Ramapo Sewer Woes
Appeared in Journal News May 15
Ramapo’s sewers are in trouble. After heavy rains the Village of Airmont is exposed to sewer overflows coming downhill from Monsey. The main overflow is where the force mains enter the Ramapo trunk. From there raw sewage flows into the east branch of the Saddle River. A secondary overflow site is on Hillside Avenue within yards of the Saddle River. These events are happening with increasing frequency.
For several years, Supervisor Chris St. Lawrence and his rubber stamp Town Board have denied that our sewers are in trouble while at the same time they were applying for a $2 million dollar federal grant for the Monsey drainage project. Ramapo’s political leaders don’t want to talk about it, but there is an intimate connection between this expensive project and our sewer emergency. What is going on here?
Our most serious drainage problem is in the village of Kaiser. It was built on what was essentially a drainage basin for Lake Suzanne. The location would not have been a problem if only a few steel high-rise apartment houses had been built and most of the land had been left untouched. Instead a dense community of three story-wooden apartment houses was created. The water that had previously drained into the area had to go somewhere. At least some of the builders who created this community must have understood both the problem and the solution. They installed sump pumps to send the water into the Ramapo sewer system. Of course, this is illegal and overloaded the system.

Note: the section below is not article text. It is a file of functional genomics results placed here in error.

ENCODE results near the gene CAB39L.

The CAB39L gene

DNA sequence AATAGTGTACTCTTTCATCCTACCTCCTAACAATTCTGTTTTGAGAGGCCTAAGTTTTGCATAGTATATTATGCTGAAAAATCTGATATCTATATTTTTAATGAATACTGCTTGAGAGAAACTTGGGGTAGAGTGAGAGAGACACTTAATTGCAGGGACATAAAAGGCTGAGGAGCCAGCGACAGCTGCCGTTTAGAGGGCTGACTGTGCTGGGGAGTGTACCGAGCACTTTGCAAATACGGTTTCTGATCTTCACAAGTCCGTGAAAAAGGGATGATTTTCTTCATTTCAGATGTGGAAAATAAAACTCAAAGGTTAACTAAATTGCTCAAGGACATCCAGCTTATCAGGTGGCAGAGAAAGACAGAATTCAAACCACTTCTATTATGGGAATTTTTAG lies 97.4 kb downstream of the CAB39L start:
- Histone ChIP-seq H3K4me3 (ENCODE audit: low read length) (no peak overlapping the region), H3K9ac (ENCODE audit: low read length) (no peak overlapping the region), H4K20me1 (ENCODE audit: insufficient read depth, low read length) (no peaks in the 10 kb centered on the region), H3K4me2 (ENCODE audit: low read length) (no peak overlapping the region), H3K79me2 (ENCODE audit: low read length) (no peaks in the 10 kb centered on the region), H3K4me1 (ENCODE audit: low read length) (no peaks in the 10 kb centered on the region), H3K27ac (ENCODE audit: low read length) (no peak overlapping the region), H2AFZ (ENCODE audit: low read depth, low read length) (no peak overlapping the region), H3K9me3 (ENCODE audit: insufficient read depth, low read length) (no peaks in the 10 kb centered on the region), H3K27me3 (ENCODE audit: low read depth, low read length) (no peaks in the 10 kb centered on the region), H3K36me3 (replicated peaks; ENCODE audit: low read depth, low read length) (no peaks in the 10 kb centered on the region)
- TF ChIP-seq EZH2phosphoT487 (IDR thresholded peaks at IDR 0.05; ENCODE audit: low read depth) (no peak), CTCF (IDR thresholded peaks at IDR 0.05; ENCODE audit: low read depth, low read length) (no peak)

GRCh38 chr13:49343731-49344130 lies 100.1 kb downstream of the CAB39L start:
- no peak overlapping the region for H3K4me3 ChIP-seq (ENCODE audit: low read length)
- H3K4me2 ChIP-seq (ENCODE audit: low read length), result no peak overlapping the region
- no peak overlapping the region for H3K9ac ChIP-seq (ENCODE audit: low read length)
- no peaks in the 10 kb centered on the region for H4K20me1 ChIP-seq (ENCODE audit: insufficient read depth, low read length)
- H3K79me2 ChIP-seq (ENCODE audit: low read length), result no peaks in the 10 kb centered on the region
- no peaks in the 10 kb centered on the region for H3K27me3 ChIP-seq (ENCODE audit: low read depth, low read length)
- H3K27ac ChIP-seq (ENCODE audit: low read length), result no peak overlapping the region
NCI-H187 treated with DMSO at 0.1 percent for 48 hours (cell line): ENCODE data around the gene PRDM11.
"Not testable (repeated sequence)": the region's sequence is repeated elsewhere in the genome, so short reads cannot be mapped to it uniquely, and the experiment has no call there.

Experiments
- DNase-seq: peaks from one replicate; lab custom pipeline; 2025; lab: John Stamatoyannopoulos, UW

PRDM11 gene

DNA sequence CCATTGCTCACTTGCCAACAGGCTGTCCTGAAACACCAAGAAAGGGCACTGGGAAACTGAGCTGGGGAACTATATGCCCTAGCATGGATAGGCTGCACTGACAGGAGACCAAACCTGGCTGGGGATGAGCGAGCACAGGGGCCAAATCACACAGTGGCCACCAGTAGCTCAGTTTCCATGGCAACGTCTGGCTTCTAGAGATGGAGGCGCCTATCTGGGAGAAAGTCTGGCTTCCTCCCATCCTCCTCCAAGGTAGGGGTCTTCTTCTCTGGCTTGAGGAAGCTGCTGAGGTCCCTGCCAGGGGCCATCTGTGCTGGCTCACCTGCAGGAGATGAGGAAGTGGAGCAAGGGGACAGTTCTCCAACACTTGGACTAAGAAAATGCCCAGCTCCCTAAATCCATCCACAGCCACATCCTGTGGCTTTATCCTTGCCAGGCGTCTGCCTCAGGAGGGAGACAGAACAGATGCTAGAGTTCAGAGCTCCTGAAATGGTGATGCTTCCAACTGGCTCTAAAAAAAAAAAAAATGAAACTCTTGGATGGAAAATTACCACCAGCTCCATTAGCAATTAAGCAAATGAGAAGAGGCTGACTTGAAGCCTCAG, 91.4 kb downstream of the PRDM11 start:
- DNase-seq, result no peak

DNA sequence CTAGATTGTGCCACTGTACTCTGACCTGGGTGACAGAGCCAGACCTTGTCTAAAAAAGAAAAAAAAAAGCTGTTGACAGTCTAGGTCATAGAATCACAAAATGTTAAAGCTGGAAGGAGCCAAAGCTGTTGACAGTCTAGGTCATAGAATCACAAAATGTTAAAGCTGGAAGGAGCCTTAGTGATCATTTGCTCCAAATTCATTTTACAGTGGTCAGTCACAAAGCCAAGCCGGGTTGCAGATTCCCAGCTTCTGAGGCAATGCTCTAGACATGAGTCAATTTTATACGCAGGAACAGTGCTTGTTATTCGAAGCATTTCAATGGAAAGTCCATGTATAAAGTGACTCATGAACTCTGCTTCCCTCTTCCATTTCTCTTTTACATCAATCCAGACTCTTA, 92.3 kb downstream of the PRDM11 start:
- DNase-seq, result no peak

The political leaders (including Ramapo Supervisor St. Lawrence) who are paid to represent all of us on the sewer commission knew illegal hookups were a problem in Monsey but decided to ignore the problem. As one sewer engineer explained it to me "we didn’t have the resources" to look for illegal hookups.
Ramapo’s mayors were appalled by St. Lawrence’s new Comprehensive plan. They were concerned about the impact it would have on our sewers. As most of us already know, the new plan will allow thousands of new apartments in Monsey.
Our mayors did their job. They met with Supervisor St. Lawrence and gave him a copy of a letter sent by the sewer district’s chief engineer to the Ramapo Planning Board in May, 2003. The letter reviewed the impact that the proposed plan would have on our sewers. It found that there would not be any problems with the proposed increases in housing density except in Monsey where the sewers were already "at their theoretical maximum capacity." Supervisor St. Lawrence looked at the letter, acknowledged he was familiar with it, and continued his discussion with the mayors as if its contents were irrelevant.
Faced with St. Lawrence’s absolute indifference to their pleas, the mayors of seven villages were forced to start a lawsuit against the town of Ramapo. This suit is now slowly making its way through the courts.
Now we move from tragedy to travesty. In the last version of its environmental impact statement, Ramapo admitted that our sewer system’s remote overflow sensors stopped working at the end of 1999. Now, thanks to a "Y2K" bug, we do not have the data we need to do a proper analysis of our sewers.
It is most strange that while our county’s political leaders recently approved a new $96 million dollar sewer project in western Ramapo, they are not willing to provide the money we need to install a new remote overflow sensing system. Ignorance is bliss.
If the Supervisor has his way, we will have the thousands of new housing units that are planned for Ramapo, a vastly expanded sewer system, and major new drainage projects. These public works will cost us hundreds of millions of dollars, create endless difficulties, and help to destroy what was once a beautiful suburb.
The writer, Robert I. Rhodes, is Chairman of Preserve Ramapo.